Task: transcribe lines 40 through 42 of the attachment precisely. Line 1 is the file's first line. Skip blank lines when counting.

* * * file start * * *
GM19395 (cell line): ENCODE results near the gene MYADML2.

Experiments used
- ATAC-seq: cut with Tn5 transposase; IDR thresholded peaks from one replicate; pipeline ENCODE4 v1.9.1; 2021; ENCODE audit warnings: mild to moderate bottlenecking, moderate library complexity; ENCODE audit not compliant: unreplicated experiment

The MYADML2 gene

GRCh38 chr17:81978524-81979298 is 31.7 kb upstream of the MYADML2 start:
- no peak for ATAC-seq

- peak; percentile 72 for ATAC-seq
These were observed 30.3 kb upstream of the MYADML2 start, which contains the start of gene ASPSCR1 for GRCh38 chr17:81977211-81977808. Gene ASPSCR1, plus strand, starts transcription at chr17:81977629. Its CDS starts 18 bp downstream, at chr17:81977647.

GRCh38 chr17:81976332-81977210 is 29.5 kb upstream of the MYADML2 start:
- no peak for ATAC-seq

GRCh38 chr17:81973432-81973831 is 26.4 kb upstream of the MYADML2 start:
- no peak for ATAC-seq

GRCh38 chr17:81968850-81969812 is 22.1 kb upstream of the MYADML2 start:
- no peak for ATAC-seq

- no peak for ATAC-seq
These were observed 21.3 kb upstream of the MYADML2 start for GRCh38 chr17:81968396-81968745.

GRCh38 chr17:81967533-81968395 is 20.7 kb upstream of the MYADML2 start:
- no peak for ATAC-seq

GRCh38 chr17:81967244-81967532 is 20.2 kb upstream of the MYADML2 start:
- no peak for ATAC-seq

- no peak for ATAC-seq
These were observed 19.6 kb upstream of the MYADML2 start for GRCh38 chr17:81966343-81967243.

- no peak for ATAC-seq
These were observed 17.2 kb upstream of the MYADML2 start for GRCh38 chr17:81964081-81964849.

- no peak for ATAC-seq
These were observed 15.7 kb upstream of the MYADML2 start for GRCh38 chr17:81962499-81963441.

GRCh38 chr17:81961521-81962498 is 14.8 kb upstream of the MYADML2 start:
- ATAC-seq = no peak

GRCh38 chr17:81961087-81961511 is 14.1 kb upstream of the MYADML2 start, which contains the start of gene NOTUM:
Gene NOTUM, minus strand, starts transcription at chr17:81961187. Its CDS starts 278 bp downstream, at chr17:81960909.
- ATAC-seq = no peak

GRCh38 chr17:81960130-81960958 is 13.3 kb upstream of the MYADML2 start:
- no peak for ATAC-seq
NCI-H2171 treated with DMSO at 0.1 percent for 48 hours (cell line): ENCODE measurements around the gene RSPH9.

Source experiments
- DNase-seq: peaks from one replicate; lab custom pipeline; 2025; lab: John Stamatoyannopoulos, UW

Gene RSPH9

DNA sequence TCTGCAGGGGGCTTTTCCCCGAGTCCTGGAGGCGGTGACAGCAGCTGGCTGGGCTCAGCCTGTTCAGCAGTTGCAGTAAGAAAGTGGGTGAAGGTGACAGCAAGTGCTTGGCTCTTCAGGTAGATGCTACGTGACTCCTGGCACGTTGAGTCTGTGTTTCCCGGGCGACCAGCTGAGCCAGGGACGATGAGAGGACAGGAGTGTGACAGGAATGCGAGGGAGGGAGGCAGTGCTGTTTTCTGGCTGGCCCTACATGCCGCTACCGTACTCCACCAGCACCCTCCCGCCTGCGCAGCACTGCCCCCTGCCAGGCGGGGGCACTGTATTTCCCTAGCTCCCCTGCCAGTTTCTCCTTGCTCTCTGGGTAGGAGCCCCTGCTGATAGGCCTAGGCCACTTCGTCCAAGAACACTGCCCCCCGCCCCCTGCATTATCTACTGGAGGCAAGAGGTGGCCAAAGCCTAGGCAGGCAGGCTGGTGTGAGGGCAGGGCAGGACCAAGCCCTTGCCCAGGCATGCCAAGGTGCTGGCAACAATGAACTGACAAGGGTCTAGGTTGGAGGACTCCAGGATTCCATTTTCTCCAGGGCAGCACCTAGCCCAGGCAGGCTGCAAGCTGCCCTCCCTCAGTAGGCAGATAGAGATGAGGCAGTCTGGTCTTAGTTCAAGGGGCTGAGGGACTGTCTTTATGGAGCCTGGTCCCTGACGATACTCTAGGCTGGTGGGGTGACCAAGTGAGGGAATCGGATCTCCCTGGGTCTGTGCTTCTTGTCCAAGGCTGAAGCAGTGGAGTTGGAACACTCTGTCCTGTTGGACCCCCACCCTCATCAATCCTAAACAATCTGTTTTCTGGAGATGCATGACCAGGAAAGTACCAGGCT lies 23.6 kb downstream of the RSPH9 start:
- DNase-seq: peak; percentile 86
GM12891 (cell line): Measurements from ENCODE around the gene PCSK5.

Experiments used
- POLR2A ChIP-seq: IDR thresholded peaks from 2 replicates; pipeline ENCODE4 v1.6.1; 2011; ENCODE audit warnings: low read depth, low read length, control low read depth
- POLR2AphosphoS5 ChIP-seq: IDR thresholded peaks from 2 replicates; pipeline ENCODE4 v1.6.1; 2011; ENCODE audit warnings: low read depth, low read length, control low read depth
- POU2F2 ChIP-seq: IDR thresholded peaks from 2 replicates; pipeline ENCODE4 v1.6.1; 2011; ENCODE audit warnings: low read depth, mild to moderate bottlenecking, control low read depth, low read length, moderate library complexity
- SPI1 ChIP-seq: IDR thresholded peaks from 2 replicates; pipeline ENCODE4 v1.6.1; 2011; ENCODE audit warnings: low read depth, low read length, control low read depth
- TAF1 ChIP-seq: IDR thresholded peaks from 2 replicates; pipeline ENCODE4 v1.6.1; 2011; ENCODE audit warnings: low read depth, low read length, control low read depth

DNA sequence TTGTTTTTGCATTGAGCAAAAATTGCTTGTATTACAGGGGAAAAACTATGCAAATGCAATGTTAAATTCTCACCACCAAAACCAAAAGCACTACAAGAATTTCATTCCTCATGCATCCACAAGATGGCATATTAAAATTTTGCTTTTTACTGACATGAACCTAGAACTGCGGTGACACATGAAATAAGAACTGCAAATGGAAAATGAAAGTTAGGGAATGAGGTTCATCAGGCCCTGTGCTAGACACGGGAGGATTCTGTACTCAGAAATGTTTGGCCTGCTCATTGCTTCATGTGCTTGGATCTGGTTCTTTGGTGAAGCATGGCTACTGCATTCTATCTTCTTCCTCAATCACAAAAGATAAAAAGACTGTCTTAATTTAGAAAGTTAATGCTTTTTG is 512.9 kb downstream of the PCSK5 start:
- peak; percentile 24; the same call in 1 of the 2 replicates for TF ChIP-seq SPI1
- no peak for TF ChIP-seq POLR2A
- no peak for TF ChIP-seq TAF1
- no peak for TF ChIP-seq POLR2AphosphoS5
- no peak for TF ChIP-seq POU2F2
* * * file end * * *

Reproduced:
GM12891 (cell line): Measurements from ENCODE around the gene PCSK5.

Experiments used
- POLR2A ChIP-seq: IDR thresholded peaks from 2 replicates; pipeline ENCODE4 v1.6.1; 2011; ENCODE audit warnings: low read depth, low read length, control low read depth